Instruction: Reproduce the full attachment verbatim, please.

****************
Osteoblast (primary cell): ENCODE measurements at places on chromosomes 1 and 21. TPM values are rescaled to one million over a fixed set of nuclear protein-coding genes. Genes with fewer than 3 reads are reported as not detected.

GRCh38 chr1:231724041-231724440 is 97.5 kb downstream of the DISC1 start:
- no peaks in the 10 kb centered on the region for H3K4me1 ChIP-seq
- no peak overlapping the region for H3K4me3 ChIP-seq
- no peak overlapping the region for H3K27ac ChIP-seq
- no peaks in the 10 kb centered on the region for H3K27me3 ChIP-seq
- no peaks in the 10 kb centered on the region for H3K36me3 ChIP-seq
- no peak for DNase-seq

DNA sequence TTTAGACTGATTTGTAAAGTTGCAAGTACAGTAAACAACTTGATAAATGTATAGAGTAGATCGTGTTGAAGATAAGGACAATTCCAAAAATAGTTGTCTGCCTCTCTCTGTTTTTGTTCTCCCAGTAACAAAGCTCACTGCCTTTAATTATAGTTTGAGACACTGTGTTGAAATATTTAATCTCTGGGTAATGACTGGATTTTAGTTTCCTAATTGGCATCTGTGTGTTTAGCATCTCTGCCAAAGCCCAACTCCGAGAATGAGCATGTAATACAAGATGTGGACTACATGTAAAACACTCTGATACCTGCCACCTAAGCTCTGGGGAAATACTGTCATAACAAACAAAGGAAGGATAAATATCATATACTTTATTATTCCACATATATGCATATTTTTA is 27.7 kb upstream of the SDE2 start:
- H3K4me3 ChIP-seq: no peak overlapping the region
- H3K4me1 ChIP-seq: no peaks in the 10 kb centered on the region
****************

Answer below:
Osteoblast (primary cell): ENCODE measurements at places on chromosomes 1 and 21. TPM values are rescaled to one million over a fixed set of nuclear protein-coding genes. Genes with fewer than 3 reads are reported as not detected.

GRCh38 chr1:231724041-231724440 is 97.5 kb downstream of the DISC1 start:
- no peaks in the 10 kb centered on the region for H3K4me1 ChIP-seq
- no peak overlapping the region for H3K4me3 ChIP-seq
- no peak overlapping the region for H3K27ac ChIP-seq
- no peaks in the 10 kb centered on the region for H3K27me3 ChIP-seq
- no peaks in the 10 kb centered on the region for H3K36me3 ChIP-seq
- no peak for DNase-seq

DNA sequence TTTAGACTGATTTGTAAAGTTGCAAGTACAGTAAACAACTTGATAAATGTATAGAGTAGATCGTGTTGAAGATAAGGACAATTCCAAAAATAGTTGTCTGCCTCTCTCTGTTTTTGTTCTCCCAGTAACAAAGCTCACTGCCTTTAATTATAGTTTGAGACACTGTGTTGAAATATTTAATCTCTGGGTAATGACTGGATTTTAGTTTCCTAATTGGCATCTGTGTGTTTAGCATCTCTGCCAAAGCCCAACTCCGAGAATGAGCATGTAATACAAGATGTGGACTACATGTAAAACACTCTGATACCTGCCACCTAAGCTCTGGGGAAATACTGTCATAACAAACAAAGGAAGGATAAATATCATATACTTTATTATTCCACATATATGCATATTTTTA is 27.7 kb upstream of the SDE2 start:
- H3K4me3 ChIP-seq: no peak overlapping the region
- H3K4me1 ChIP-seq: no peaks in the 10 kb centered on the region